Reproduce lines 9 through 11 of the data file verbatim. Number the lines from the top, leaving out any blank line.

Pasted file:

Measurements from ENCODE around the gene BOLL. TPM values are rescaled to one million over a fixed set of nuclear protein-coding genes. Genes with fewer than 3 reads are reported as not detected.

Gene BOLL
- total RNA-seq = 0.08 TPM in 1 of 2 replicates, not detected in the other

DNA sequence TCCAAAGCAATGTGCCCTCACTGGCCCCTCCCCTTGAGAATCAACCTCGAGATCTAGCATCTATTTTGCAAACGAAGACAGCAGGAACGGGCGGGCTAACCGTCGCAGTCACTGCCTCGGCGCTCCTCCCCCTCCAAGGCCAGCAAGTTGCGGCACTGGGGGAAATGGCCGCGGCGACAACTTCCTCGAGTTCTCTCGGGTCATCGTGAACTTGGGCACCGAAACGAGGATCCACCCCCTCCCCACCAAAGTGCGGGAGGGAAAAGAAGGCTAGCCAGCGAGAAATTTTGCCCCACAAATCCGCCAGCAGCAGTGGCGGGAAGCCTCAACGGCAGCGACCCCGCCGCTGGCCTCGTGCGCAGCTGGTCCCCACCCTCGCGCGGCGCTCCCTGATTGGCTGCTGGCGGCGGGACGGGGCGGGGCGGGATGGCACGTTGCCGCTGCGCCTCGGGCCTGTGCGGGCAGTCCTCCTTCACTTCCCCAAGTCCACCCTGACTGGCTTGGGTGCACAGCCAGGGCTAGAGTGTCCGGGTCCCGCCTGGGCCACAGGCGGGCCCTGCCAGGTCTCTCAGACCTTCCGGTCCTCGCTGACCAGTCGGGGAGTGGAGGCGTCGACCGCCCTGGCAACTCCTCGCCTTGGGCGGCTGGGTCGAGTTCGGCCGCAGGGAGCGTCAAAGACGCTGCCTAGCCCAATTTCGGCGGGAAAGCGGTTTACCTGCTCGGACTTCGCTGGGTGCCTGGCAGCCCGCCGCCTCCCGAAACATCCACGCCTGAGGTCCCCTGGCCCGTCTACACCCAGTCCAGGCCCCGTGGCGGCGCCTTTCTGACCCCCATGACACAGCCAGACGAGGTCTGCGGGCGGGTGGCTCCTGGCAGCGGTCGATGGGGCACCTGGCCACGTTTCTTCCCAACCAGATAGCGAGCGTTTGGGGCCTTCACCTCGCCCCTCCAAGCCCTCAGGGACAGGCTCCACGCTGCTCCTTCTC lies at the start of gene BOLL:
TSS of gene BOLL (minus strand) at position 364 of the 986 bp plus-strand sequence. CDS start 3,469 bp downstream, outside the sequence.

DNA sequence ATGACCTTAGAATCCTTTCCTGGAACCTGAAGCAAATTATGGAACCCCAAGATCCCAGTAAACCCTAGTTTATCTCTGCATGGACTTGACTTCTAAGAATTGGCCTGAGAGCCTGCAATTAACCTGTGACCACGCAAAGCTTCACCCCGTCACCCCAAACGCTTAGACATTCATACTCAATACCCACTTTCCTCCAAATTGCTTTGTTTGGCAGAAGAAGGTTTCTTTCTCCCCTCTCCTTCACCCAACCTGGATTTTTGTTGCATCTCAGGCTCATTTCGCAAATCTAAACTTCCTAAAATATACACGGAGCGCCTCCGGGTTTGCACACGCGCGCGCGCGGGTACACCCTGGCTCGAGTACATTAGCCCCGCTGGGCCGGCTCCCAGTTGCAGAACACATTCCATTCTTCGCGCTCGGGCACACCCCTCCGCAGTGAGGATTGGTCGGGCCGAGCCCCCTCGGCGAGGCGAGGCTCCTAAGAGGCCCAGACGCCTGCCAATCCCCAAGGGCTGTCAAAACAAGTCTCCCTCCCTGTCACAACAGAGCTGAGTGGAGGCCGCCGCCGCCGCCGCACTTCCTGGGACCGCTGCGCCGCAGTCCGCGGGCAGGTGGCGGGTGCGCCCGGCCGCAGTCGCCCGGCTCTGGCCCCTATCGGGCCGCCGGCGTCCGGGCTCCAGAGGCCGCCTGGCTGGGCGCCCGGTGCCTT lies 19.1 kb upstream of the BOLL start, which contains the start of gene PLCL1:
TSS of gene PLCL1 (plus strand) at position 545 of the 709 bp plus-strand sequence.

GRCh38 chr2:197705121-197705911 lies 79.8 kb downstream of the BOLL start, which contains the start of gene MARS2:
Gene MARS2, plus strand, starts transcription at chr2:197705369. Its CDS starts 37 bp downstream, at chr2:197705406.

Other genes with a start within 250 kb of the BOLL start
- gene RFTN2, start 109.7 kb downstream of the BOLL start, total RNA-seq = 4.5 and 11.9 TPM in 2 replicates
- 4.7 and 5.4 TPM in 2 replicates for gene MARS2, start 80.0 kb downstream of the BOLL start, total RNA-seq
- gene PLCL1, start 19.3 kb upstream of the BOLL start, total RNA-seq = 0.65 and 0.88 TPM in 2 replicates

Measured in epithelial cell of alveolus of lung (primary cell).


Gene MARS2, plus strand, starts transcription at chr2:197705369. Its CDS starts 37 bp downstream, at chr2:197705406.

Other genes with a start within 250 kb of the BOLL start
- gene RFTN2, start 109.7 kb downstream of the BOLL start, total RNA-seq = 4.5 and 11.9 TPM in 2 replicates